The increasing tendency across scientific disciplines to write multiauthored papers [1,2] makes the issue of the sequence of contributors' names a major topic both in terms of reflecting actual contributions and in a posteriori assessments by evaluation committees. Traditionally, the first author contributes most and also receives most of the credit, whereas the position of subsequent authors is usually decided by contribution, alphabetical order, or reverse seniority. Ranking the first or second author in a two-author paper is straightforward, but the meaning of position becomes increasingly arbitrary as the number of authors increases beyond two. Criteria for authorship have been discussed at length, because of the inflationary increase in the number of authors on papers submitted to biomedical journals and the practice of “gift” authorship [3,4], but a simple way to determine credit associated with the sequence of authors' names is still missing [4–7] (http://www.councilscienceeditors.org).
The situation in our area of research—the ecological and environmental sciences—has changed in recent years. Following informal practices in the biomedical sciences, the last author often gets as much credit as the first author, because he or she is assumed to be the driving force, both intellectually and financially, behind the research. Evaluation committees and funding bodies often take last authorship as a sign of successful group leadership and make this a criterion in hiring, granting, and promotion. This practice is unofficial, and hence not always followed, meaning that sometimes last authors “mistakenly” benefit when they actually are not principal investigators. Moreover, there is no accepted yardstick in assessing the actual contribution of a group leader to given scientific publications [8,9], so interpretation of author sequence can be like a lottery. Hence, one really does not know if being last author means that the overall contribution was the most or least important.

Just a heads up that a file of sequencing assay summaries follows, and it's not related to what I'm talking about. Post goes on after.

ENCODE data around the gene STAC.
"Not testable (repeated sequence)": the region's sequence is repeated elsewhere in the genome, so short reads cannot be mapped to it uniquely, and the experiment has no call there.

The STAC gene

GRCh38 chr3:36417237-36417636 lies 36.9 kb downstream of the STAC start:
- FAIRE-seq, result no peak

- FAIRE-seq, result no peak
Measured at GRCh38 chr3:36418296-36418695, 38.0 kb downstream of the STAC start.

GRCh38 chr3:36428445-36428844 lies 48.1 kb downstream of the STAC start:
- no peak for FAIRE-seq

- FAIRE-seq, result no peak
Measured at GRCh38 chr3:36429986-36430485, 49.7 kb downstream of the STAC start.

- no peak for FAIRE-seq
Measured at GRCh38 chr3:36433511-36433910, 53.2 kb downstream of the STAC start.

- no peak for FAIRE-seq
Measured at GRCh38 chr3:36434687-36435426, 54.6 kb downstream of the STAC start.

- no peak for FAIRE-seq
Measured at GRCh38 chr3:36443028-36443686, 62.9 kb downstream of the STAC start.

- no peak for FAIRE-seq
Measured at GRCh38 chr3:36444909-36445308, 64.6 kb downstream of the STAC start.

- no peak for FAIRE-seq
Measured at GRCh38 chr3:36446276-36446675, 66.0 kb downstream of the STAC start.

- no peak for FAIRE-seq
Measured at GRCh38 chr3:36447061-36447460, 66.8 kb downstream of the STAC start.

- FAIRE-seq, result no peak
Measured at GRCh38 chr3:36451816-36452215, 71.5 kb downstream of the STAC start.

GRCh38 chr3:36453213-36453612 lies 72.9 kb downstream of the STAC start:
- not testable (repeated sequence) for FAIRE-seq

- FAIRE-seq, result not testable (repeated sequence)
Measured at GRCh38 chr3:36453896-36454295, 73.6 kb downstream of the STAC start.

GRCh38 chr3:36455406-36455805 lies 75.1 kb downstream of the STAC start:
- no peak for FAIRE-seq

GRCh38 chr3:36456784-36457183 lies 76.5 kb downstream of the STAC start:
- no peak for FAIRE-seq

Although reducing evaluation of authors' complex contributions to simple metrics is regrettable, in reality it is already in practice in most evaluation committees. Hence, in our opinion, we need a simple and straightforward approach to estimate the credit associated with the sequence of authors' names that is free from any arbitrary rank valuation. In multiauthored papers, the first author position should clearly be assigned to the individual making the greatest contribution [4–6], as is common practice. However, authors often adopt different methods of crediting contributions for the following authors, because of very different traditions across countries and research fields, resulting in very different criteria that committees adopt to quantify author's contributions [8,9]. For example, some authors use alphabetical sequence, while others think that the last author position has great importance or that the second author position is the second most important. Still others detail each author's contribution in a footnote.
We suggest that the approach taken should be stated in the acknowledgements section, and evaluation committees are asked to weigh the contribution of each author based on the criteria given by the authors. This would make reviewers aware that there are different cultures to authorship order. The usual and informal practice of giving the whole credit (impact factor) to each author of a multiauthored paper is not adequate and overemphasises the minor contributions of many authors (Table 1). Similarly, evaluation of authors according to citation frequencies means often overrating resulting from high-impact but multiauthored publications. The following approaches may be identified.
Comparison of the Credit for Contributions to This Paper under the Four Different Models Suggested in the Text
(1) The “sequence-determines-credit” approach (SDC). The sequence of authors should reflect the declining importance of their contribution, as suggested by previous authors [4–6]. Authorship order only reflects relative contribution, whereas evaluation committees often need quantitative measures. We suggest that the first author should get credit for the whole impact (impact factor), the second author half, the third a third, and so forth, up to rank ten. When papers have more than ten authors, the contribution of each author from the tenth position onwards is then valuated just 5%.